Now could someone please pass the cracker jacks?


A fan in the bleachers


I brought my baby home from the hospital when he was five days old.

Even though it was only ten months ago, I can’t quite remember what day of the week it was.  In my heart, it was a Monday.

Mondays are for new beginnings.  Mondays are for starting over.  Mondays are for reinvention, and renewal.  Mondays are about redemption.

We took a family photo as we walked through the front door that day.  The newly minted big brother, the proud but exhausted Daddy, and me.  Me, with a relieved half-smile.  Me, with a still bulging belly.  Me, with one hand on my sweet, almost four year old, and one hand gripping the car seat that Ben was tucked into.  This wasn’t our first dance.  No one survives the first four years of parenting without figuring out a few tricks.  But it was a Monday.  And there were too many new beginnings whistling their cat-call from just beyond the front door.  I had known all along that I would need to outrun them, but I thought I’d be better rested this time.  From where I was standing, on the warm bricks of my front porch, I could see the shadow of postpartum depression hiding behind the nursery door.  I knew that just down the hall, breastfeeding was waiting for me, ready to prove that I wasn’t strong enough, or good enough, or healthy enough to succeed this time.

Until you arrived.

I’ll never know what Sean said to you when he let you in that day, but you knew where to find me.  Nestled into the depths of our old brown rocking chair.  Nursing pillow, spit rag, wet ponytail, maternity yoga pants, nursing tank top.  I was a hot mess.  I was holding a mewing Ben.  My fresh-faced, soft-cheeked, days old newborn was swaddled tight in a crisp receiving blanket.  As you walked in, his tiny lips found my breast and latched.  Then unlatched.  Then half-latched.  Then missed my breast all together.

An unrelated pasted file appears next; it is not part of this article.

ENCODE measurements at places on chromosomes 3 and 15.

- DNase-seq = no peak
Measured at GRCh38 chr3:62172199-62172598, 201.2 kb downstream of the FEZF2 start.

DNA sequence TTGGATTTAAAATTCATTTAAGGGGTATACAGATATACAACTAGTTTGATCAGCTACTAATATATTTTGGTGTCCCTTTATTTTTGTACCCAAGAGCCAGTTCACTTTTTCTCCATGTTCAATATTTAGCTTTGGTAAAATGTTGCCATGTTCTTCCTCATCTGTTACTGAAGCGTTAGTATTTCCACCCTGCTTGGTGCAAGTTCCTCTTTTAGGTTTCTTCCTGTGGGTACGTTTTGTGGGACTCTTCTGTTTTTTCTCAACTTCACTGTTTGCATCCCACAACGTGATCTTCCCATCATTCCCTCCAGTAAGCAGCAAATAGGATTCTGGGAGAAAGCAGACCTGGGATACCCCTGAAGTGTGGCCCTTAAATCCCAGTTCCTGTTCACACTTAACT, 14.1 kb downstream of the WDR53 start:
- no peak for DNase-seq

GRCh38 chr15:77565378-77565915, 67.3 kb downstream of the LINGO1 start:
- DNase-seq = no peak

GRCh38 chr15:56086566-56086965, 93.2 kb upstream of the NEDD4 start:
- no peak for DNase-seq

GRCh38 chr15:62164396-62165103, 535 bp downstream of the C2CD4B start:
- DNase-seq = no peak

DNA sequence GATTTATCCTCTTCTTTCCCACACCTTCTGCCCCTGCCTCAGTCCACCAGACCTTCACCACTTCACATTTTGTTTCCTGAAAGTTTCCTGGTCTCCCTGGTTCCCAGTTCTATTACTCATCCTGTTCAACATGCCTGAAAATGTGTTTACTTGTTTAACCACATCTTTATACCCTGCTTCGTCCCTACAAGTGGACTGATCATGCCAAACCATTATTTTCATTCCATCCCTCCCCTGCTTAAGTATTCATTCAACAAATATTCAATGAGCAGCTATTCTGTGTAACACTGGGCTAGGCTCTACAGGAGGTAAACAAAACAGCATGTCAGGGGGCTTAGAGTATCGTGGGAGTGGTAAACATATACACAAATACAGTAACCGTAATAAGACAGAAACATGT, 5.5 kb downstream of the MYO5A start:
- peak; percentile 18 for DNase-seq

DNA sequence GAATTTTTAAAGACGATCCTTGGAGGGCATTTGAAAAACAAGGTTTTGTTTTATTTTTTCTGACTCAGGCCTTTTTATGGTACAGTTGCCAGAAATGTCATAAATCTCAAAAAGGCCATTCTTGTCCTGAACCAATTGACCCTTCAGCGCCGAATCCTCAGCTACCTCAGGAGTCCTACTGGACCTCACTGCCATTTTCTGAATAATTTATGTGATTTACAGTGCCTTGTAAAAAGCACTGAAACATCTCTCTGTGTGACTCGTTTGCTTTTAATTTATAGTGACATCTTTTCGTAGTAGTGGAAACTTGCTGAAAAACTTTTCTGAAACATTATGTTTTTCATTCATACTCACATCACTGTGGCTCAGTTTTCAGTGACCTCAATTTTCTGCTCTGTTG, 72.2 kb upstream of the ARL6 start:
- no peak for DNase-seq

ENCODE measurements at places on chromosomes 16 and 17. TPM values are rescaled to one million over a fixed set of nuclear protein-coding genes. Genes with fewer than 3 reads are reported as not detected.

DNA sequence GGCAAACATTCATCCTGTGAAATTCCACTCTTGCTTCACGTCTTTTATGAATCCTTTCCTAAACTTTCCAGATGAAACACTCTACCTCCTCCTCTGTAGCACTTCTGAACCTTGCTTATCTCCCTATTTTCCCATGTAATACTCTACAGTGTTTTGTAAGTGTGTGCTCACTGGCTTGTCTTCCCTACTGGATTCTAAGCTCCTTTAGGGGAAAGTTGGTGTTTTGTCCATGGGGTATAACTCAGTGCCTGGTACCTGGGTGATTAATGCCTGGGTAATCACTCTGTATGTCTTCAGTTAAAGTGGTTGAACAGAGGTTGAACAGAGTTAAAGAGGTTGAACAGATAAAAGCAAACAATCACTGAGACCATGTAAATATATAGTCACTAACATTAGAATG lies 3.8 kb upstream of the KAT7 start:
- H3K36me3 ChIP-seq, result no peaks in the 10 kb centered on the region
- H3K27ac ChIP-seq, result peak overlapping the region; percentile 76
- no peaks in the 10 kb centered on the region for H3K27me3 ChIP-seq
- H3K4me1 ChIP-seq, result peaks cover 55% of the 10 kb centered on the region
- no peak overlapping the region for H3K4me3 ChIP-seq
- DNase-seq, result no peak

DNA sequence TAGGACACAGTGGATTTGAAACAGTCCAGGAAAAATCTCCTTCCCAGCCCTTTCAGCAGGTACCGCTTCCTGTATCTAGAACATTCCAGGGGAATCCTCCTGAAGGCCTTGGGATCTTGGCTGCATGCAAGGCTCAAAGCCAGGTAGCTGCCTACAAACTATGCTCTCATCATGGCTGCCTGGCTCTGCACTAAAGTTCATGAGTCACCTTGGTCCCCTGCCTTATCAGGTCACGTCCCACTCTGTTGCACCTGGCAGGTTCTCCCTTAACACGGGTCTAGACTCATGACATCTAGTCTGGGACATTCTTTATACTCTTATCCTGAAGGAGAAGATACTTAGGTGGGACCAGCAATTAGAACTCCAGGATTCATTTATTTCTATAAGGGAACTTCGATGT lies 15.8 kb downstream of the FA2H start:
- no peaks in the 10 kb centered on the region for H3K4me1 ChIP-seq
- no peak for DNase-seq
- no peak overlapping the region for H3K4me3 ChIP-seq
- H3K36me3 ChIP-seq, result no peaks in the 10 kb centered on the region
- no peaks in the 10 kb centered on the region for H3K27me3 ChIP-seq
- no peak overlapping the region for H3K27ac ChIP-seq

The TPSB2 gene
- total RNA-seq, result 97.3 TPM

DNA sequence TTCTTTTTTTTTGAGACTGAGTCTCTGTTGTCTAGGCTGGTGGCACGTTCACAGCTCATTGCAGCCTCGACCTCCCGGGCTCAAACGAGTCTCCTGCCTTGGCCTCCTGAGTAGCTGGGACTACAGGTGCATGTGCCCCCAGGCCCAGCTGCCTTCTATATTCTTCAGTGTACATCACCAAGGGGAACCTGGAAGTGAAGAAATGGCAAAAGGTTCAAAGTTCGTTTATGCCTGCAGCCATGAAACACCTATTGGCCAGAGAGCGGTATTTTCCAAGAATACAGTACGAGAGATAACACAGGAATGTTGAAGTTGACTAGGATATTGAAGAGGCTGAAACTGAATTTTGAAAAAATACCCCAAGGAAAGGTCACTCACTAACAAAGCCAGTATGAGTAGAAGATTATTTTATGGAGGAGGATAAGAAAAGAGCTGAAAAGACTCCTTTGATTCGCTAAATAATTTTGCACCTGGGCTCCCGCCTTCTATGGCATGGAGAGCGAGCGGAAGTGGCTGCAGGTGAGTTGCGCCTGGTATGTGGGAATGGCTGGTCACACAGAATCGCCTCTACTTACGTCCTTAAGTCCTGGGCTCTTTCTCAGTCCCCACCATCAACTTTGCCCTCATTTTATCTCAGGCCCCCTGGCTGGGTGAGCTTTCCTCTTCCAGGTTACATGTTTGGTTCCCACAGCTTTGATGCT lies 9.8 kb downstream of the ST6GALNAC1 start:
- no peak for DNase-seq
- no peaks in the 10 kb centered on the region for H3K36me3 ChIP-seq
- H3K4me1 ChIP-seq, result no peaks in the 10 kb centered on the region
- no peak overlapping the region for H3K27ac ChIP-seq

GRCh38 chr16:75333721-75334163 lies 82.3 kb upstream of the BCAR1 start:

You moved towards me as my tears spilled over and my eyes grew wide.  You whispered that I was doing a great job.  You rearranged my pillows, brought my water cup to my lips, gently pushed my shoulders back and brought a stool over for my feet.  You smiled.  You smiled and hugged me.  When I thought that I was failing, you told me that I was incredible.

You taught me how to breastfeed.

I’ll tell you a secret.  Dozens of months ago, Sean and I were wide awake at midnight, talking about having another baby.  Or rather, I was talking about having another baby, and Sean was talking about what a bad idea it was.  We barely survived the first year with Max.  And when we finally came up for air, we knew that our curious, active, kind, funny little boy was the greatest child that had ever been born.  How would we ever love another baby as much as we loved Max?  How would we ever make it through another first year?  Would we fight?  Would it eat away at the foundation that we were just now starting to rebuild?  What if I couldn’t breastfeed again, and the weight of that sent me back into a spiral of depression? We whispered together that night.  We made promises to each other.  We allowed ourselves to dream.  And we said yes.  But only if we accepted help.  So as Sean slept, I Googled.  I researched.  I emailed.  I remembered a conversation that we had on the porch of an East Coast summer home with a dear friend.  And I decided we would find a doula.  A full year before Ben was even a poppyseed growing in my belly, I knew that I would need you.